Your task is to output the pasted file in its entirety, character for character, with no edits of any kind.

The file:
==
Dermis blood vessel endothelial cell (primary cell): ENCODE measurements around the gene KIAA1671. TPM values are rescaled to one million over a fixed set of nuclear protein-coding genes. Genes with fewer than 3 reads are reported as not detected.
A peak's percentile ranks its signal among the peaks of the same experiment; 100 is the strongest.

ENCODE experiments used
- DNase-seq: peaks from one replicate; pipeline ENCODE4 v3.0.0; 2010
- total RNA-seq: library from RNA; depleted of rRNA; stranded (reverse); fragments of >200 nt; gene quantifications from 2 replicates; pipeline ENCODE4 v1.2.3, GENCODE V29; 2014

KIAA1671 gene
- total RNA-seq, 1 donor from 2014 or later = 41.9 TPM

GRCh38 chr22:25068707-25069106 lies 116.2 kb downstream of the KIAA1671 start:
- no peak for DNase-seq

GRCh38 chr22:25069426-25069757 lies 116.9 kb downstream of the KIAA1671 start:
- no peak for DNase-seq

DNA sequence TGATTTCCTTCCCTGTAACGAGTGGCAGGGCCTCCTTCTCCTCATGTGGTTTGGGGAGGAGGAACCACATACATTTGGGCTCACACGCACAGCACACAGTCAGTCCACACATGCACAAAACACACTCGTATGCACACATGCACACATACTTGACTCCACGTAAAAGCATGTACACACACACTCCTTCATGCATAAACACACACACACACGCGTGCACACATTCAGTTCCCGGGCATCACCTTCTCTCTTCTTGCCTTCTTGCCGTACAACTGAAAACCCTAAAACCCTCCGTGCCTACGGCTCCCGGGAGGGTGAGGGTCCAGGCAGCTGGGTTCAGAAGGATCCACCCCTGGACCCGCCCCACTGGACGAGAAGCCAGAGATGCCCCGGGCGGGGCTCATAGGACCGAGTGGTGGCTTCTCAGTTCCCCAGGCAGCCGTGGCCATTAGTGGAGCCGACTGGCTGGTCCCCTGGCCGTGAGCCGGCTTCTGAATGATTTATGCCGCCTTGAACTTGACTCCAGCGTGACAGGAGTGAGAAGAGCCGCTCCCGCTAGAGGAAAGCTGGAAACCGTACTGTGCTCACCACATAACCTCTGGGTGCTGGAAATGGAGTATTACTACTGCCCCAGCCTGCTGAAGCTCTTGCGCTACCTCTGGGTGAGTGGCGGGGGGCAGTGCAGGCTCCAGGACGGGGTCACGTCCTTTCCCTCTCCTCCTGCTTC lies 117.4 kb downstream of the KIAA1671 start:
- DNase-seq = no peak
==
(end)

Dermis blood vessel endothelial cell (primary cell): ENCODE measurements around the gene KIAA1671. TPM values are rescaled to one million over a fixed set of nuclear protein-coding genes. Genes with fewer than 3 reads are reported as not detected.
A peak's percentile ranks its signal among the peaks of the same experiment; 100 is the strongest.

ENCODE experiments used
- DNase-seq: peaks from one replicate; pipeline ENCODE4 v3.0.0; 2010
- total RNA-seq: library from RNA; depleted of rRNA; stranded (reverse); fragments of >200 nt; gene quantifications from 2 replicates; pipeline ENCODE4 v1.2.3, GENCODE V29; 2014

KIAA1671 gene
- total RNA-seq, 1 donor from 2014 or later = 41.9 TPM

GRCh38 chr22:25068707-25069106 lies 116.2 kb downstream of the KIAA1671 start:
- no peak for DNase-seq

GRCh38 chr22:25069426-25069757 lies 116.9 kb downstream of the KIAA1671 start:
- no peak for DNase-seq

DNA sequence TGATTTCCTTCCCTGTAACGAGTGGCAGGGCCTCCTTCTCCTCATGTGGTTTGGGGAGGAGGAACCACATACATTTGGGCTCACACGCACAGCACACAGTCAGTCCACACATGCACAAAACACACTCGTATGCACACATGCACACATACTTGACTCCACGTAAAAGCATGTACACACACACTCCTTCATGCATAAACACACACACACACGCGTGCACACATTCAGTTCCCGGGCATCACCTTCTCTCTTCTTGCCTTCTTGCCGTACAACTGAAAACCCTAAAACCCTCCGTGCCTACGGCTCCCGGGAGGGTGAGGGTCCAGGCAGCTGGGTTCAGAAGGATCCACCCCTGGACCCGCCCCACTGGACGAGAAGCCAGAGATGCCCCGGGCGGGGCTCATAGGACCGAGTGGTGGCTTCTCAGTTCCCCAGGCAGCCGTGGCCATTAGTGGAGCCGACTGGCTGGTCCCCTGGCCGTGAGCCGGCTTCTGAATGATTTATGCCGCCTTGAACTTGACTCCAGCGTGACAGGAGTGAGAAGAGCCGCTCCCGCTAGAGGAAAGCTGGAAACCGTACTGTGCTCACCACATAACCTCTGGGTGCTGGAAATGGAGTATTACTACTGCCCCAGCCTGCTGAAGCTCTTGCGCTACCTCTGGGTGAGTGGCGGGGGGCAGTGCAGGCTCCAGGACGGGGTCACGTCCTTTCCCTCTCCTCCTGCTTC lies 117.4 kb downstream of the KIAA1671 start:
- DNase-seq = no peak